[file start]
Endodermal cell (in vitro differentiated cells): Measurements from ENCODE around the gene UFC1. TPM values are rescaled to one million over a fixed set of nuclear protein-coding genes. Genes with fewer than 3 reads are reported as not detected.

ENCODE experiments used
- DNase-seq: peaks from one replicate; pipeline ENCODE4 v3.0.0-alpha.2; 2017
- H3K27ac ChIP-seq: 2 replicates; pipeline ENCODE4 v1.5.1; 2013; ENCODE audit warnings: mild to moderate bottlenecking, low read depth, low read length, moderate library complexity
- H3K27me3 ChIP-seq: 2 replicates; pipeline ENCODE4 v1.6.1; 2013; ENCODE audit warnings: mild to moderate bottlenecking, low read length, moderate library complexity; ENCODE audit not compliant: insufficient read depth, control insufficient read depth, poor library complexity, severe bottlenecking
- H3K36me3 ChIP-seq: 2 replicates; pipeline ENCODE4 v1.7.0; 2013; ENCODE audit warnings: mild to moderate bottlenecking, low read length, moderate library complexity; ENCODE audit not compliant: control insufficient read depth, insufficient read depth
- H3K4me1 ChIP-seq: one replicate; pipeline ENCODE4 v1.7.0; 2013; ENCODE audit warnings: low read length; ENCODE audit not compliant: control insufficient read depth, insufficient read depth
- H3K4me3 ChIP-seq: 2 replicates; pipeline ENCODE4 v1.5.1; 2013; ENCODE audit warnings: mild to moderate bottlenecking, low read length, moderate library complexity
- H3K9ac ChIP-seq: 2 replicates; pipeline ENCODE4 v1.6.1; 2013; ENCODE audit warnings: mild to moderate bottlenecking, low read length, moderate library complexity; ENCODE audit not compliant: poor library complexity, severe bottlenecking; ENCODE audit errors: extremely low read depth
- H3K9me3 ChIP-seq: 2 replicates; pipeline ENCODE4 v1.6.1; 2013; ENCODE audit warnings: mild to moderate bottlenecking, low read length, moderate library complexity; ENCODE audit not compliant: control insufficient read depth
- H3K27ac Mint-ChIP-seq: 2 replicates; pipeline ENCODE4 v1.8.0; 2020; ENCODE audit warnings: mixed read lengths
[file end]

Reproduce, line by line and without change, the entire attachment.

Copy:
Endodermal cell (in vitro differentiated cells): Measurements from ENCODE around the gene UFC1. TPM values are rescaled to one million over a fixed set of nuclear protein-coding genes. Genes with fewer than 3 reads are reported as not detected.

ENCODE experiments used
- DNase-seq: peaks from one replicate; pipeline ENCODE4 v3.0.0-alpha.2; 2017
- H3K27ac ChIP-seq: 2 replicates; pipeline ENCODE4 v1.5.1; 2013; ENCODE audit warnings: mild to moderate bottlenecking, low read depth, low read length, moderate library complexity
- H3K27me3 ChIP-seq: 2 replicates; pipeline ENCODE4 v1.6.1; 2013; ENCODE audit warnings: mild to moderate bottlenecking, low read length, moderate library complexity; ENCODE audit not compliant: insufficient read depth, control insufficient read depth, poor library complexity, severe bottlenecking
- H3K36me3 ChIP-seq: 2 replicates; pipeline ENCODE4 v1.7.0; 2013; ENCODE audit warnings: mild to moderate bottlenecking, low read length, moderate library complexity; ENCODE audit not compliant: control insufficient read depth, insufficient read depth
- H3K4me1 ChIP-seq: one replicate; pipeline ENCODE4 v1.7.0; 2013; ENCODE audit warnings: low read length; ENCODE audit not compliant: control insufficient read depth, insufficient read depth
- H3K4me3 ChIP-seq: 2 replicates; pipeline ENCODE4 v1.5.1; 2013; ENCODE audit warnings: mild to moderate bottlenecking, low read length, moderate library complexity
- H3K9ac ChIP-seq: 2 replicates; pipeline ENCODE4 v1.6.1; 2013; ENCODE audit warnings: mild to moderate bottlenecking, low read length, moderate library complexity; ENCODE audit not compliant: poor library complexity, severe bottlenecking; ENCODE audit errors: extremely low read depth
- H3K9me3 ChIP-seq: 2 replicates; pipeline ENCODE4 v1.6.1; 2013; ENCODE audit warnings: mild to moderate bottlenecking, low read length, moderate library complexity; ENCODE audit not compliant: control insufficient read depth
- H3K27ac Mint-ChIP-seq: 2 replicates; pipeline ENCODE4 v1.8.0; 2020; ENCODE audit warnings: mixed read lengths